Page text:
Japan: travels and researches undertaken at the cost of the Prussian Government
New York: Armstrong, 1884. 8vo. xi [i], 543 pp. FIRST EDITION IN ENGLISH. With half-title, 18 illustrations (including 5 photographic plates and 2 folding maps), index and list of illustrations. Original illustrated cloth covers, rebacked; frontispiece loose, plate for “Nagasaki” placed at the end of the text and plate for “Japanese Types” is not attached and laid into book, other plates torn, brittle and chipped, but text very clean. Item #15181
First edition in English. “The first modern scientific study of Japan” by a European is categorized by geography, flora and fauna, climate, history, and ethnography. “The present work is based upon a residence of nearly two years in Japan, and extensive journeys through the islands of Hondo, Shikoku, Kiushiu, and Amakusa, in the years 1874 and 1875” (preface). Sponsored by the Prussian Government (Ministry of Commerce), Rein intended to study Japanese trade and industry during the Meiji Restoration, but discovered that an all-encompassing picture of the country was necessary for economic exchange.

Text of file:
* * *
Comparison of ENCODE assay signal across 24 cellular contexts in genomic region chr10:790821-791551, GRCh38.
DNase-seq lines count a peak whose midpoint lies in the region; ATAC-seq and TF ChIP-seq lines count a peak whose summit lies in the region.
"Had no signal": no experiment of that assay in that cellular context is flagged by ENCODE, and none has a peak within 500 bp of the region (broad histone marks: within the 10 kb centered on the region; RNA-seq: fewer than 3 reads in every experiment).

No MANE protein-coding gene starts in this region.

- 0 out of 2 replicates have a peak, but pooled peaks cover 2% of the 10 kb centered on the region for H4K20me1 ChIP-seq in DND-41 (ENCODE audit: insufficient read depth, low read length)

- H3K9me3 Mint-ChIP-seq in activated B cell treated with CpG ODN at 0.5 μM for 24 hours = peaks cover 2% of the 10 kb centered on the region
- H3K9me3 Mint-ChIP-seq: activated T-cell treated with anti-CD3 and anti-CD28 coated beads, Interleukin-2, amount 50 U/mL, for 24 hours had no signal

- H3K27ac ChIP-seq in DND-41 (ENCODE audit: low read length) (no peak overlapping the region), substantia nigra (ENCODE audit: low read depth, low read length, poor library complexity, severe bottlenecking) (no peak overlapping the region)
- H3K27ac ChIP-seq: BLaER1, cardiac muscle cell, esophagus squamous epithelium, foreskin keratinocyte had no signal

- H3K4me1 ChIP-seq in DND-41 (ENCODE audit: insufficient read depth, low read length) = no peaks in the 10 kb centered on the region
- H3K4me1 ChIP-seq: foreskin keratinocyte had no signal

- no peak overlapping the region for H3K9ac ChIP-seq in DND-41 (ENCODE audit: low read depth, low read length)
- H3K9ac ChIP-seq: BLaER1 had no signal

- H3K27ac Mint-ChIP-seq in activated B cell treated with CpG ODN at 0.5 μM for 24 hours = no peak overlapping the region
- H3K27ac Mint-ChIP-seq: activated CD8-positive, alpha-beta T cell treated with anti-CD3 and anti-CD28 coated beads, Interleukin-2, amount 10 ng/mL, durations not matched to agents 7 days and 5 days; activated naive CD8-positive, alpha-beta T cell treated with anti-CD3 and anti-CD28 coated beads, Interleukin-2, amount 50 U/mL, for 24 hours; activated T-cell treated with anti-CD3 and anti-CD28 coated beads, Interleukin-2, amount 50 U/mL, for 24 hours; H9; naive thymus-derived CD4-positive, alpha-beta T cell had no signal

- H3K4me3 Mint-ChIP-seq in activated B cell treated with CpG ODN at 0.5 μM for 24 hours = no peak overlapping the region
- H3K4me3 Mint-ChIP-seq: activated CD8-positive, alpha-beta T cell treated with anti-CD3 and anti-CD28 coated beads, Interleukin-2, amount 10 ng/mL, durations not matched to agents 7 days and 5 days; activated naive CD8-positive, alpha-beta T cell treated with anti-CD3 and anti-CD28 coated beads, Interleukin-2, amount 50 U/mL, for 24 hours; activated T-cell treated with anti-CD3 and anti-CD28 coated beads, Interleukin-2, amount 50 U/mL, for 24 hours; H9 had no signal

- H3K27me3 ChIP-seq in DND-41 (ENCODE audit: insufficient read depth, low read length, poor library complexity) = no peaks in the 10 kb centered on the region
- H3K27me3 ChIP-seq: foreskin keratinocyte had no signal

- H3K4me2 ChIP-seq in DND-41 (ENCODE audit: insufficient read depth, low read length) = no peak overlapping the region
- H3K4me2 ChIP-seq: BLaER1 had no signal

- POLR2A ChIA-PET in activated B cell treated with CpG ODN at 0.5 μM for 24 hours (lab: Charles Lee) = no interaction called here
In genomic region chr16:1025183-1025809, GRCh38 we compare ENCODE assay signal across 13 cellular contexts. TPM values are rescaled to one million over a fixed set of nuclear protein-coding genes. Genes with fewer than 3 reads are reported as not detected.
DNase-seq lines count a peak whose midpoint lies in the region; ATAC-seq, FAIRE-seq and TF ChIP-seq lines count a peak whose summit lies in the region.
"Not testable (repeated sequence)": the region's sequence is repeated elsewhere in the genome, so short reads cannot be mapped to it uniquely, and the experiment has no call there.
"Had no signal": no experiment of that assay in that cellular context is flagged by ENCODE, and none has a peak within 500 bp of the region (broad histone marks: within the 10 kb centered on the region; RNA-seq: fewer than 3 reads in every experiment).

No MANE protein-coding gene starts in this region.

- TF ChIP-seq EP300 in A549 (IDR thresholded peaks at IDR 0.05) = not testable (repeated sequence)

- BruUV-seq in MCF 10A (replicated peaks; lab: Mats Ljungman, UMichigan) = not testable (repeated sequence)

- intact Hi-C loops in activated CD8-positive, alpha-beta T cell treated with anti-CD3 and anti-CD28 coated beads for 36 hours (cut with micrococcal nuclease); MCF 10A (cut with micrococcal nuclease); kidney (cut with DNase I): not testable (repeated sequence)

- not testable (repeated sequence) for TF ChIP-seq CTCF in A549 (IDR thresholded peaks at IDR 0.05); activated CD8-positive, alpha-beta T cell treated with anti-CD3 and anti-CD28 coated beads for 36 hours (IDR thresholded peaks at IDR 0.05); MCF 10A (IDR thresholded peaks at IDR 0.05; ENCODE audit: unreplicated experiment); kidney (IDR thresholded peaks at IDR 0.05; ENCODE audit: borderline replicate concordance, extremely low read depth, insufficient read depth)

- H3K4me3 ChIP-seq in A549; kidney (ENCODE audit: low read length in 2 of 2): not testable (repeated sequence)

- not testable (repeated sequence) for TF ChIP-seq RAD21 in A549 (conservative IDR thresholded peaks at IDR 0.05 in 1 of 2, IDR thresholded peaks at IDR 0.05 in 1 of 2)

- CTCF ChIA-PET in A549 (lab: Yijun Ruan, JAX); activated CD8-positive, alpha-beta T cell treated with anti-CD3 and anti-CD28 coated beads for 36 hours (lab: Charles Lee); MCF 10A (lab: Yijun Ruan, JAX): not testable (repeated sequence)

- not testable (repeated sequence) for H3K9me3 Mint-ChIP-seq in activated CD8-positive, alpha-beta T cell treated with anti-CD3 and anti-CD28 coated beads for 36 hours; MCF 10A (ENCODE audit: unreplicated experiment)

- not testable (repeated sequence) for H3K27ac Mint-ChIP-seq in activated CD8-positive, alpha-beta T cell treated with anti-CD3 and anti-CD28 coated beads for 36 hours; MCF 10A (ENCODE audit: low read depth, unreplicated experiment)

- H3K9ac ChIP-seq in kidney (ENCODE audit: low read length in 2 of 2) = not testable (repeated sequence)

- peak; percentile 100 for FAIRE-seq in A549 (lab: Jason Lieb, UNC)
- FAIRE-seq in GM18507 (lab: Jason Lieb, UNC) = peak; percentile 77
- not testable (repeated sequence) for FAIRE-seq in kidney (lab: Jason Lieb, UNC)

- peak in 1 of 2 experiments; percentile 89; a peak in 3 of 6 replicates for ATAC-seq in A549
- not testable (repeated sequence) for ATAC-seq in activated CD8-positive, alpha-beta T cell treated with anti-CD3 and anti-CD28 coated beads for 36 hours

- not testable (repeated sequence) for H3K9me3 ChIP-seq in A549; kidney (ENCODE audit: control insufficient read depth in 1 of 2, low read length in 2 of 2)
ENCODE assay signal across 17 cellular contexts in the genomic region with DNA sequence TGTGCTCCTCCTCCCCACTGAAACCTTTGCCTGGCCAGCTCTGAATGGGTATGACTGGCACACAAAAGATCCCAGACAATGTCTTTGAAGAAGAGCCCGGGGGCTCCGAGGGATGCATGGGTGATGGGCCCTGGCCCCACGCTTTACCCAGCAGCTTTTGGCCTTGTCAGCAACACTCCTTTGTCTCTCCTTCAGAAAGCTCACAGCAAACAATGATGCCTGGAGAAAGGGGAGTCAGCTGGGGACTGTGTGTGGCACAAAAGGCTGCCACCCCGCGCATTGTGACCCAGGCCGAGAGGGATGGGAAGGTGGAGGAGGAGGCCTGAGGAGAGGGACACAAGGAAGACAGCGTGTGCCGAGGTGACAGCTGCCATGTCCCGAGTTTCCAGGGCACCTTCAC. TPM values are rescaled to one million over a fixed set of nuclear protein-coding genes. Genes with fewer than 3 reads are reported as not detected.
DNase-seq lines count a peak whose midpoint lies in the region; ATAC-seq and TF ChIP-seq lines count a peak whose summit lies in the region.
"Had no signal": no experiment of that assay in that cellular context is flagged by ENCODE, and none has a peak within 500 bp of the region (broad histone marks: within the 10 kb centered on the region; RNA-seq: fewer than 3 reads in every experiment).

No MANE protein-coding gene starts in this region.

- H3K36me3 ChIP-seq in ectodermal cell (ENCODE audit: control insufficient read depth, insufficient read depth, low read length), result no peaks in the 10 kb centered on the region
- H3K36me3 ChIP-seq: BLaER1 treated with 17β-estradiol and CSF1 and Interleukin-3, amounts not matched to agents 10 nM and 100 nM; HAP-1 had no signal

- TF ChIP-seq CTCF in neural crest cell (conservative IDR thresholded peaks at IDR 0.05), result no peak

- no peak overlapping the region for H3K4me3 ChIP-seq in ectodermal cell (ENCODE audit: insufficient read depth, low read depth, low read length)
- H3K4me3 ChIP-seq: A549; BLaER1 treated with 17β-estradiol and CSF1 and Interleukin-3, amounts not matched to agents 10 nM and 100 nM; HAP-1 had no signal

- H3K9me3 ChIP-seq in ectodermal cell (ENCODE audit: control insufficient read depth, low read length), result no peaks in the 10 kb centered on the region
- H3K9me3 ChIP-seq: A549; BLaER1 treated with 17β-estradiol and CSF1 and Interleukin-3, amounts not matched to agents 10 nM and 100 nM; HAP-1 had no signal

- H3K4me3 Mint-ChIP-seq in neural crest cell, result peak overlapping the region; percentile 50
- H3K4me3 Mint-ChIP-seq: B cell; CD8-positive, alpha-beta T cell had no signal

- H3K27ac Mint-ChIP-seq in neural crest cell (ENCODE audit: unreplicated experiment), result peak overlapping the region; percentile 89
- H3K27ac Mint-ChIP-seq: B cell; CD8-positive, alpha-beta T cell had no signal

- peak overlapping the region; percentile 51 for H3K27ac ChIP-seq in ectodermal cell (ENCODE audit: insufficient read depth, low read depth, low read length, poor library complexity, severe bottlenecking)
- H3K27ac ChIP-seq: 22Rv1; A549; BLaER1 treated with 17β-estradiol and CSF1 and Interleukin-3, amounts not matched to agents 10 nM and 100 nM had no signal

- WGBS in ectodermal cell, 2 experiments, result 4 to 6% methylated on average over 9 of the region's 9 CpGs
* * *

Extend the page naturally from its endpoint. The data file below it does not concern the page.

Rein (1835-1918) was a professor of geography at the Universities of Marburg and Bonn, whose research took him around the world. Throughout his illustrious career he traveled to Bermuda, Japan, Spain, Scandinavia, Morocco, America, Canada, and Russian Turkestan. Japan: travels and researches certainly reflects Rein’s interest in geography, as well as his fascination with an exotic culture.